How Metal is Archaeological Theory?


Let me begin by addressing the students of the Applied Archaeology program – don’t let anyone scare you out of Dr. Phil’s seminar. Because it rules. The class is theory-heavy, but the first day of class involved discussion of tall, tongue-rolling, Vulcans. Just sayin.

For my next trick, I will clarify some confusing archaeological typology terms using heavy metal music.

As I struggle once more through the fiery depths of archaeological theory in Dr. Phil’s seminar – the metal gods shine light upon dense articles by Brew, Steward and Setzler, McKern, Krieger, Willey and Phillips, Ford, Spaulding, and Binford. If you’ve been forced to familiarize yourself with these names before, grisly images of death and destruction may come to mind as well as the great typology debate – fought across peer-reviewed journal lines. A long winded battle, where “the screams of anguished authors who fear[ed] that their brain children [were] being murdered by reviewers” could be heard ringing through the notes and comments of American Antiquity and American Anthropologist in the early 1950s (Ford 1954).

As we stage dive into the history of typology in archaeology, and before you start banging your head against your desk – I know, theory can be brutal. But Willey and Phillips actually started to make sense to me after I applied the terminology to heavy metal typology.  And it offered some real life advice: define your freaking terminology, people. Clearly.

Maybe this is TMI, but this past week as I was wading through the OkCupid dating scene – the old typology debate popped back into my head. (Yup, this is how my brain works…) More specifically, the advice that Willey and Phillips so wordily conveyed about the importance of defining your freaking terminology. I had many-a-conversation with dungeon masters and metal-heads alike over what metal bands they prefer over others.

Now, I am the first one to admit – I suck at metal typology. Going into this – I had no idea where hair metal stopped and thrash metal began. And I figured out why this is so confusing. Nobody knows what the heck they are talking about. And when one person says ‘black metal’ the other person has a completely different idea of what that means. One man’s death-doom is another man’s stoner-metal. Not one of these people, including myself could define the attributes of any one sub-genre of heavy metal. This made for very confusing conversation.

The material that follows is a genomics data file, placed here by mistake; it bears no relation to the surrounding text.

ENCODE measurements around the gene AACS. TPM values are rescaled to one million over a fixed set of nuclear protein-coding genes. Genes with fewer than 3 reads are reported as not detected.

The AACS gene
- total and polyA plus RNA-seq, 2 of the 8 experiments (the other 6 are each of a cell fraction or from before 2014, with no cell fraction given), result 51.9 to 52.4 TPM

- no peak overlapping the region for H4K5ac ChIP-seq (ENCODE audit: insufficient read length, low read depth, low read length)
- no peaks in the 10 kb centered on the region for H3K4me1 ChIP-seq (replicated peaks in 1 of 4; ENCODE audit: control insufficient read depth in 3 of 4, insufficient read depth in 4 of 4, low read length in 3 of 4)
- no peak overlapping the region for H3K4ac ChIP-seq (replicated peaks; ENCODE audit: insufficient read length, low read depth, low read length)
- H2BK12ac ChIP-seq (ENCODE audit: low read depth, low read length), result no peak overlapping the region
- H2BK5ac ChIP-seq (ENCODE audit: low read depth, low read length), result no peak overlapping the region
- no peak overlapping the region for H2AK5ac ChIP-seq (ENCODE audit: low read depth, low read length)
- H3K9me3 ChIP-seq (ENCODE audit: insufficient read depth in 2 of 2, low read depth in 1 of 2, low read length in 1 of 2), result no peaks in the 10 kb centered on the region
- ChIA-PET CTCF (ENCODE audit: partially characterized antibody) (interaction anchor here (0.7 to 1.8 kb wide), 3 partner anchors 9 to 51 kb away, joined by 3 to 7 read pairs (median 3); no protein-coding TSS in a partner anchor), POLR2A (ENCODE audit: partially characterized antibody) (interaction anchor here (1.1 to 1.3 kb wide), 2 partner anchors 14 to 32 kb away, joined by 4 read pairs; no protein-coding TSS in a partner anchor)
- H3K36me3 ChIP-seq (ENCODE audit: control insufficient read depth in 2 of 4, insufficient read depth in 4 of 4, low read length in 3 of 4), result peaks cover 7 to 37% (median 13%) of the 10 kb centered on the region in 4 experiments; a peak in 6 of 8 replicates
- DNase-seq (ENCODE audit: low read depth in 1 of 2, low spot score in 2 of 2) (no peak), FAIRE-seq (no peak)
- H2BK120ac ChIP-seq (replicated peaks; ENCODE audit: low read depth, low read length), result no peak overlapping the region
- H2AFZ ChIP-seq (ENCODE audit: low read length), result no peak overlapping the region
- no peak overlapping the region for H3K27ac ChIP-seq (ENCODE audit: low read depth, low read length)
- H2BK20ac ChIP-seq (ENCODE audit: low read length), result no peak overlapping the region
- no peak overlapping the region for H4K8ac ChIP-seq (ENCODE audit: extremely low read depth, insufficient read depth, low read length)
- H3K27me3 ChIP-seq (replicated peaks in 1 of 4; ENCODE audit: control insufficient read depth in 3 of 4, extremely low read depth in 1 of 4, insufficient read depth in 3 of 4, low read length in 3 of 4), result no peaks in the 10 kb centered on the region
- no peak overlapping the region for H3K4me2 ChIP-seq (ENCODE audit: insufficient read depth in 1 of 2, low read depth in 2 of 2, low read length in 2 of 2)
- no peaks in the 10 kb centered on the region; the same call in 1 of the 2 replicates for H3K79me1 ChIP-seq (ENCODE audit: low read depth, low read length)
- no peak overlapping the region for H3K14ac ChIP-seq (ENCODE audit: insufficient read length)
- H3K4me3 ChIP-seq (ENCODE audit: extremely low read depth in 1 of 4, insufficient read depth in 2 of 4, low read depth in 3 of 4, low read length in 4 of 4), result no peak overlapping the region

So I looked to the nerds of Wikipedia – because only they would devote so much time to writing the specific attributes of heavy metal sub-genres. (Ian Christe, Robert Walser, Garry Sharpe-Young, and Paul Du Noyer are some folks who have written about the evolution of metal and other genres of music.)

This is what I came up with (CLICK TO ENLARGE!):

metal typology

The chart describes types of heavy metal, complete with the attributes that define those types, and a few examples of those types. For instance, thrash can be distinguished by overall aggression, fast percussive beats, low register guitar riffs, and overlaid shredding – think Slayer and Megadeth. (Hahahaha – ‘overlaid shredding’ is a great attribute!)

Willey and Phillips’ discussions from their book, Method and Theory in Archaeology use the term ‘archaeology units’ instead of the word ‘type’ in an effort to keep definitions clear (Willey and Phillips 1958). Some of these terms are still used today and with similar meaning. So lets look at this in terms of our ‘metal units’ laid out in the above chart. According to Willey and Phillips’ terminology, our metal units would be considered traditions. Traditions are found across time, with a persistent configuration of technology, where specific elements are continuous. Where some attributes are shared among the separate units, they contrast enough to be separate entities and some occur at slightly later periods in time than others. So the traditions of heavy metal from the chart include hair metal, thrash, power metal, death metal, black metal, doom, and stoner metal. Stemming from the tradition of thrash, death metal emerges. The tradition of death metal is exemplified by heavy distortion, low tuned guitars, minor keys, key and time changes, and deep growling vocals. (These attributes are hilarious.)

This distinction of metal music is in contrast with the concept of the horizon. Horizons spread across space rapidly and are temporally similar – meaning they appear only in a short period of time and then disappear. This could be better likened to dance crazes as Dr. Phil so eloquently described and then nimbly demonstrated by doing ‘The Freddy.’ Look it up. Other examples include such favorites as The Watusi, The Electric Slide, and The Macarena. Points to you if you know all three.

So there you have it – archaeological theory applied to metal typology. I think this means I win. Maybe next week we can discuss the phases and sub-phases of prog rock and fusion.


Keep your eyes peeled for the new archaeology department T-shirts, designed by yours truly. I’ll be ordering those at some point in February. Also – if there is want for repeats of last years T-Shirt, let me know. I need to order at least 10 for a reprint.

Metal Munsells:

Dude’s hair from Iron Maiden album, Killers: 5Y 7/8

Blood from Cannibal Corpse album, Butchered at Birth: 10R 4/8

Background of Witchcraft album, The Alchemist: 5Y 8/2


References Cited

Ford, James A.

1954 ‘Letter, “Spaulding’s Review of Ford,” American Anthropologist 56:109-112.

Willey, Gordon R,  Philip Phillips

1958 Method and Theory in American Archaeology. University of Chicago Press, Chicago.